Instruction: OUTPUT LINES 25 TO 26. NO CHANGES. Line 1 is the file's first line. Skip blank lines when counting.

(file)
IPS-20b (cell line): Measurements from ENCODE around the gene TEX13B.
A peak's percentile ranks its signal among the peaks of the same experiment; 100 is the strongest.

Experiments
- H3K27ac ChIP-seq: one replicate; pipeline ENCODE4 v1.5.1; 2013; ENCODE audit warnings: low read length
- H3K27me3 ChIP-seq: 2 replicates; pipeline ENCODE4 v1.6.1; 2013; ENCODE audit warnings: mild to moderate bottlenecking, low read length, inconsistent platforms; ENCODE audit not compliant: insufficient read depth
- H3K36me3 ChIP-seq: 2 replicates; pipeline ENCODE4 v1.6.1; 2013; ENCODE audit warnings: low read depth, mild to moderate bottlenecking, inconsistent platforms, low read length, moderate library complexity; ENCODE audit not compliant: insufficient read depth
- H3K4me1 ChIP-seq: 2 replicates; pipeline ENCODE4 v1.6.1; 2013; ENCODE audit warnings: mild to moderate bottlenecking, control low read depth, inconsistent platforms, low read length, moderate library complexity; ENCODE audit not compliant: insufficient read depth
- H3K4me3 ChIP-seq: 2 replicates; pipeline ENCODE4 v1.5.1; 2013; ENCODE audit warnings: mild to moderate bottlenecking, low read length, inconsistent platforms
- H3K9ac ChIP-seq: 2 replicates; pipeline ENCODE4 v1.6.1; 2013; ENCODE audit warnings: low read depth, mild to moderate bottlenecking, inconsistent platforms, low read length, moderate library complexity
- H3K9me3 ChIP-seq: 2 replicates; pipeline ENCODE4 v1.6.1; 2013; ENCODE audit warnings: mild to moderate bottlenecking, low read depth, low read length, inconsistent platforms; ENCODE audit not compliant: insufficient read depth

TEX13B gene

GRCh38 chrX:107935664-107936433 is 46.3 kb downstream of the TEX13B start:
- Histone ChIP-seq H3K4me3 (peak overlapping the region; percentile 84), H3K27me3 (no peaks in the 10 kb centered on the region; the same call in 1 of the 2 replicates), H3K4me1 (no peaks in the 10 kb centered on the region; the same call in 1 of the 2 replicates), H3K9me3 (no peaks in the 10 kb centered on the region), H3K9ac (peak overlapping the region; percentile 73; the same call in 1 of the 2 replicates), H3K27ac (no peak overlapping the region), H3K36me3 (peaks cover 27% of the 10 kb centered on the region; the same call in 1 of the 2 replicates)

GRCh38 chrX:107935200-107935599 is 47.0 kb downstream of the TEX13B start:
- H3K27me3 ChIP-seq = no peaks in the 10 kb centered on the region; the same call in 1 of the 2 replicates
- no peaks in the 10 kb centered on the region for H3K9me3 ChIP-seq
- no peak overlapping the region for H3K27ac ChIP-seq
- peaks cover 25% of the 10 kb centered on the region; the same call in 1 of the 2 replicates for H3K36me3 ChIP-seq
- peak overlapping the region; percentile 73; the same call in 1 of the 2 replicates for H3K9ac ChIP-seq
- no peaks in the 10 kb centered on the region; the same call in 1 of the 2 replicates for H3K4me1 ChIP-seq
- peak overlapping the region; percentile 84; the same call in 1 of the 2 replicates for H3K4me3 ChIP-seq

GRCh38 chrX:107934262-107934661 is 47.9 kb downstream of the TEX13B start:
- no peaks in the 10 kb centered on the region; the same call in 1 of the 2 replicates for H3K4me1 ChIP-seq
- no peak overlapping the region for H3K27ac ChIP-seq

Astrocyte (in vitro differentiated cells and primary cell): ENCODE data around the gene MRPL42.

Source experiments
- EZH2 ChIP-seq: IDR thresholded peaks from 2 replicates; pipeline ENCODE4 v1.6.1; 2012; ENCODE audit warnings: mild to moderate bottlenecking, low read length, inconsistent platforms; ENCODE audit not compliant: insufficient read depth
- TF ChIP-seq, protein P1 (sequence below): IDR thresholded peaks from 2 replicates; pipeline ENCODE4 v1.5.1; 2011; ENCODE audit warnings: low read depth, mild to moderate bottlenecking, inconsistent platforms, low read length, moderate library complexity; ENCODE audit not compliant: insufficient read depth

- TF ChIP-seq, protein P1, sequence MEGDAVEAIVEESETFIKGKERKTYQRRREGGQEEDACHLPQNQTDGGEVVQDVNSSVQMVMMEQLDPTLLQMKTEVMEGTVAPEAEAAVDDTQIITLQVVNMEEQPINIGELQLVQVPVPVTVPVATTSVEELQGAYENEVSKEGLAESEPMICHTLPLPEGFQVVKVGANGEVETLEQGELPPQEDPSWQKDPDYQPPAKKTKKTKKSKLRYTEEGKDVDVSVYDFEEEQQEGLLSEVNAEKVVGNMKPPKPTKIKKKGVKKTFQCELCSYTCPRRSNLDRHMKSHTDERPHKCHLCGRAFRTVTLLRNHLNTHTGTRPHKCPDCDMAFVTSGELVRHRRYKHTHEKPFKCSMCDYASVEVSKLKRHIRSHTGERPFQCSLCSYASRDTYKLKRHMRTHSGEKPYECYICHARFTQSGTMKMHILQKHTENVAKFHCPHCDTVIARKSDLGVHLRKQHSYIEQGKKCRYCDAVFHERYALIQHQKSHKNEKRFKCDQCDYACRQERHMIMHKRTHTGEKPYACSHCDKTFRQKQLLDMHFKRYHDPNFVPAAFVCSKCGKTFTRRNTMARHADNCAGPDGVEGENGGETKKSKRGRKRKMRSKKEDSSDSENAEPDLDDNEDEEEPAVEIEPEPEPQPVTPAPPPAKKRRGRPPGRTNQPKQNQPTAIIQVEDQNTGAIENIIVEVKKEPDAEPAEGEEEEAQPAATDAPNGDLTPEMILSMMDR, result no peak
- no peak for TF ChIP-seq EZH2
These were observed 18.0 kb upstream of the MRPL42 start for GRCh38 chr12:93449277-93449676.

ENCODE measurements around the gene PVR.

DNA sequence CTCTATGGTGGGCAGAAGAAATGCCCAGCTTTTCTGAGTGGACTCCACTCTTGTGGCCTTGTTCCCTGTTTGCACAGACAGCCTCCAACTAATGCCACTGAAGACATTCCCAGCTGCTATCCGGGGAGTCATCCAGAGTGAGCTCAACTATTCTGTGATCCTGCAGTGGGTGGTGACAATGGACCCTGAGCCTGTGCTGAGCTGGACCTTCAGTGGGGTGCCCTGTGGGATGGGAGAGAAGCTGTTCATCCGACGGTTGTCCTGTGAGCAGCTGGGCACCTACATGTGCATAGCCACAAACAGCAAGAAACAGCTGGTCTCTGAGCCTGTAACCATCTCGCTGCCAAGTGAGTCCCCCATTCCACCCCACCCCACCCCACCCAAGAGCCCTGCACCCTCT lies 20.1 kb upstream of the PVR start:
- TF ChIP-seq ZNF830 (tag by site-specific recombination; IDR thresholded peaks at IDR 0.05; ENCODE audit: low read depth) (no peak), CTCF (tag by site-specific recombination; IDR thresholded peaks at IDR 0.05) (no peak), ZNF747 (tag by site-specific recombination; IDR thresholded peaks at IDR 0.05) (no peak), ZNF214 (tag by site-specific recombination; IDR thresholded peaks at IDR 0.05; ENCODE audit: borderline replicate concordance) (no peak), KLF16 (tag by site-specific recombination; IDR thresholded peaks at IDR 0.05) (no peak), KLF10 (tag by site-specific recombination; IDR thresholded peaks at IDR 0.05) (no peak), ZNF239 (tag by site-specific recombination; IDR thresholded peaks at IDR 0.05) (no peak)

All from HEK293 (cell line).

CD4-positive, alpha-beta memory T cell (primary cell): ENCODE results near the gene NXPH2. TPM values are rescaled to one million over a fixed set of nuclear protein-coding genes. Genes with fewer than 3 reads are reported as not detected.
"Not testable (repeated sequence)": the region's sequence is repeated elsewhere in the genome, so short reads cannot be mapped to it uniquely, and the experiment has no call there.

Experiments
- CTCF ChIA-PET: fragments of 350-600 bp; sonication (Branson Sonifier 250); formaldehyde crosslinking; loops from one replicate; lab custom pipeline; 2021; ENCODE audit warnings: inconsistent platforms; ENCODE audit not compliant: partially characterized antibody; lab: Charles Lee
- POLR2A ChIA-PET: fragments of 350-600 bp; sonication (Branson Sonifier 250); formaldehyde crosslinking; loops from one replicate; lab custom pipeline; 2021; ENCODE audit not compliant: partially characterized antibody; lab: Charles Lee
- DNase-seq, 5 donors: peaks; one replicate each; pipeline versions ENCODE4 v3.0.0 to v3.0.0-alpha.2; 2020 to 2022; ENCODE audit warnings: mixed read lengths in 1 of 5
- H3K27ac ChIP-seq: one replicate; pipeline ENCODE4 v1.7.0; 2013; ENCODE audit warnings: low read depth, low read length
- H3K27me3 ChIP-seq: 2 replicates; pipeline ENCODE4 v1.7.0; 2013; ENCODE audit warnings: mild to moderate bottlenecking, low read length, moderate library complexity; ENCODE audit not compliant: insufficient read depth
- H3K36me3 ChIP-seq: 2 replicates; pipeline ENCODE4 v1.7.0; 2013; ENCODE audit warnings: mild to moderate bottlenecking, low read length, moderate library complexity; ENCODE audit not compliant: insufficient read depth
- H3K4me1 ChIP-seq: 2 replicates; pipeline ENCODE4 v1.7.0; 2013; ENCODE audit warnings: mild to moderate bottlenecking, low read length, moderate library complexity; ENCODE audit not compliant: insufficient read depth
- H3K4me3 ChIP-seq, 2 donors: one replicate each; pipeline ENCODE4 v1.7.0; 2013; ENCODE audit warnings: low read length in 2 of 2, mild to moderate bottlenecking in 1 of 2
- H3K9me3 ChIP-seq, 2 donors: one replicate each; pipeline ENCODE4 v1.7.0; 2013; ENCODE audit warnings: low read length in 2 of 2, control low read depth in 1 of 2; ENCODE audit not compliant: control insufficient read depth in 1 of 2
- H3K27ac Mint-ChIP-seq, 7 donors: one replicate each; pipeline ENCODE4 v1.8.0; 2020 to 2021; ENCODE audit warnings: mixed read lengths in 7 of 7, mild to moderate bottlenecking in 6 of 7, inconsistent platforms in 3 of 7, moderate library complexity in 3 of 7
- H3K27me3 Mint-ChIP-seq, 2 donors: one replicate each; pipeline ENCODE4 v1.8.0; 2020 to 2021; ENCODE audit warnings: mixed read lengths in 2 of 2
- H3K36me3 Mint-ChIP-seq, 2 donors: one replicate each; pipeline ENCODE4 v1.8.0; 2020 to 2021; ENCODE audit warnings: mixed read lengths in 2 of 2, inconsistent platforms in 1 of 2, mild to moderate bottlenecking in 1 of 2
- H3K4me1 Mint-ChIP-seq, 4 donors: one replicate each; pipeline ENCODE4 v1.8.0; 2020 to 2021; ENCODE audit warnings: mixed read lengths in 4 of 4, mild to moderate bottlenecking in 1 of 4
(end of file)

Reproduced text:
Astrocyte (in vitro differentiated cells and primary cell): ENCODE data around the gene MRPL42.

Source experiments